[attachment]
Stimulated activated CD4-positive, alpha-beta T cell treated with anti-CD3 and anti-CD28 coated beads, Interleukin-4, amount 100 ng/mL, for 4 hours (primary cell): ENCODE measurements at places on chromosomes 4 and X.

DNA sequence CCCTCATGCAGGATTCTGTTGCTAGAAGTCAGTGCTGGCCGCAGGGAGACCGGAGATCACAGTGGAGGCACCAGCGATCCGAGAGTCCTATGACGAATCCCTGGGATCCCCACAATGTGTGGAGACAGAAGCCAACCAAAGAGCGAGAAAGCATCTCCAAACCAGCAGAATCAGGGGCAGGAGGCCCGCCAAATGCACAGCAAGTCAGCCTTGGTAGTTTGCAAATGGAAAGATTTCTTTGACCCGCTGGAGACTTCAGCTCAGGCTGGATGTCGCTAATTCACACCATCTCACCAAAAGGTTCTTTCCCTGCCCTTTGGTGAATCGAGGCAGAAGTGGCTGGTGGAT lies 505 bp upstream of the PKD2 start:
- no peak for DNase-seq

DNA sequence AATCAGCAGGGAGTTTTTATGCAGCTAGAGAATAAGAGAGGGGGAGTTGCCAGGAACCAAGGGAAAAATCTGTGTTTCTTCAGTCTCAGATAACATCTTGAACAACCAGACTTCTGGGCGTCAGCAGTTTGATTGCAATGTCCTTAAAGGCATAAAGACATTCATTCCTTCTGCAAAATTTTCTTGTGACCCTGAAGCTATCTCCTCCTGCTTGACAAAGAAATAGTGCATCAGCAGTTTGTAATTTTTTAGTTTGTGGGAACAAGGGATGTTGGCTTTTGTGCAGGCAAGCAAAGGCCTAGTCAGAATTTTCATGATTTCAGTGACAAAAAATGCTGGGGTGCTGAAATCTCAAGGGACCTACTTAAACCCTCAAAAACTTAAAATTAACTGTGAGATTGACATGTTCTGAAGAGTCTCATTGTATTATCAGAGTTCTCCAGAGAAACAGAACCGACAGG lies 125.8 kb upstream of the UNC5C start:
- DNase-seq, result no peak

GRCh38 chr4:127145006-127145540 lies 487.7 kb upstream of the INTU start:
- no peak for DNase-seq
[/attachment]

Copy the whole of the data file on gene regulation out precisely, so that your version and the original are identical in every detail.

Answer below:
Stimulated activated CD4-positive, alpha-beta T cell treated with anti-CD3 and anti-CD28 coated beads, Interleukin-4, amount 100 ng/mL, for 4 hours (primary cell): ENCODE measurements at places on chromosomes 4 and X.

DNA sequence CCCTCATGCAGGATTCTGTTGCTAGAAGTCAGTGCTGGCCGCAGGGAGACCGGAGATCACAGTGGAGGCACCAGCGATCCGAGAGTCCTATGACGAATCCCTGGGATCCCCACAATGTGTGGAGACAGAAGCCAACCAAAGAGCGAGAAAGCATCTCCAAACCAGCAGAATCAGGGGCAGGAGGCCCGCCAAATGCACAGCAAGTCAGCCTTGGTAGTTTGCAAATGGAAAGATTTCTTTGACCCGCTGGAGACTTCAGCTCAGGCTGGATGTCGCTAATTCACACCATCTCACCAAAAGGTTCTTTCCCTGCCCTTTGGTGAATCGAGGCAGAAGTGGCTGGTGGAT lies 505 bp upstream of the PKD2 start:
- no peak for DNase-seq

DNA sequence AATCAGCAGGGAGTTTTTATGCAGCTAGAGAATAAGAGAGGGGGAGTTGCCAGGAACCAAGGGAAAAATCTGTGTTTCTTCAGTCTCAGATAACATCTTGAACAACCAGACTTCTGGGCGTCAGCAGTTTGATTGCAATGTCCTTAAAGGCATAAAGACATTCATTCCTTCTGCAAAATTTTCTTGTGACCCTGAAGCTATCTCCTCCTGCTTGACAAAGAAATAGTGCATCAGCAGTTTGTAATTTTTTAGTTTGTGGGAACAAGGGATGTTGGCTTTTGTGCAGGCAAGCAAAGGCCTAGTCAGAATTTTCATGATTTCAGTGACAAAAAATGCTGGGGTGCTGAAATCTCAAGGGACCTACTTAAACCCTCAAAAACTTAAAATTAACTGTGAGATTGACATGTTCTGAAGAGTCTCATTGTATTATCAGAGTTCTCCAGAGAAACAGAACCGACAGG lies 125.8 kb upstream of the UNC5C start:
- DNase-seq, result no peak

GRCh38 chr4:127145006-127145540 lies 487.7 kb upstream of the INTU start:
- no peak for DNase-seq